But my experience with these products is not what’s driving that prediction. I’m far more interested in a few key statistics and future market spaces.

Sometimes the best opportunities are the ones that look the worst. SMART and Promethean are down 26.3 percent and 65.3 percent, respectively, over the last 52 weeks. Both companies have seen quarterly revenue drop around 30 percent.

These two companies were largely overvalued during their IPOs in 2010. Promethean has fallen from 194 to 13 GBX on the LSE, and SMART has fallen from $17 to $1.3 on the NASDAQ.  

But despite all this seemingly terrible news, the opportunity for growth has never been higher.


Key Metrics

One important thing to keep in mind here is that these companies are operating in a cyclical industry –  schools have already stocked up on interactive whiteboards and are going to milk whatever they can out of their current inventory.

In 2009, Future Source Consulting predicted that the interactive whiteboard market was showing no signs of recession. This kind of sentiment is part of what spurred the overvaluation of these companies during their IPOs in 2010. But the fact is, Future Source was wrong – well over half of the interactive whiteboards installed today were sold between 2004 and 2007, with sales peaking in 2005.

The industry has seen no significant advancements in whiteboard technology, so schools are holding onto their current units. SMART and Promethean became public right at the top of this wave, which is the main reason why the two stocks have performed so poorly over the past few years.

The cyclical nature of this market has punished SMART and Promethean but will also provide rewards in due time. Once current inventories become outdated, the beginning of a new cycle will spur large boosts in revenue and reward investors who take advantage of low entry points.

And I’m willing to bet that when this happens, SMART will come out way ahead.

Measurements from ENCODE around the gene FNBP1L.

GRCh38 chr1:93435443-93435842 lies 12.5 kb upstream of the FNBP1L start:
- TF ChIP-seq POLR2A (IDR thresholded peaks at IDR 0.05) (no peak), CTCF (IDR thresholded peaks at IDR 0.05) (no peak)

When looking at cyclical markets, one of the greatest indicators of potential growth during periods of non-earnings is the price-to-sales ratio. Promethean’s price/sales isn’t very promising at 16.48, but SMART is looking strong at 0.27. Not to mention, SMART’s 5 year PEG sits at -76, indicating a tremendous undervaluing of the stock.

In addition to these key indicators, SMART is doing a few things Promethean is not.

First, SMART has opened its target market to enterprise as well as education. A larger customer base will continue to provide SMART with greater revenue than Prometheus. Currently, SMART dwarfs its competitor with $589 million in annual revenue compared to Promethean’s $157 million.

Second, SMART is producing a product that will blow interactive whiteboards out of the water and will likely begin the next cycle of interactive technology sales.

Touch Screen Projectors

SMART has recently released an interactive projector called LightRaise.

LightRaise can turn any flat surface into a working touch screen. The product is more versatile and significantly less expensive than current SMART Boards due to a massive reduction in hardware requirements.

The lack of a physical screen not only saves money but space as well. And trust me, space is incredibly important in crowded 30-student classrooms.

Teachers can say goodbye to the cart and projector that block views and obstruct seating arrangements – the LightRaise is attached to the wall above its projecting space.

Expect schools to adopt this technology by the masses, just as was done with the on-cart projector and then the SMART Board. When that cycle begins, don’t expect SMART to remain a dollar stock for very long. 

Turning progress to profits,

  JS Sig

Jason Stutman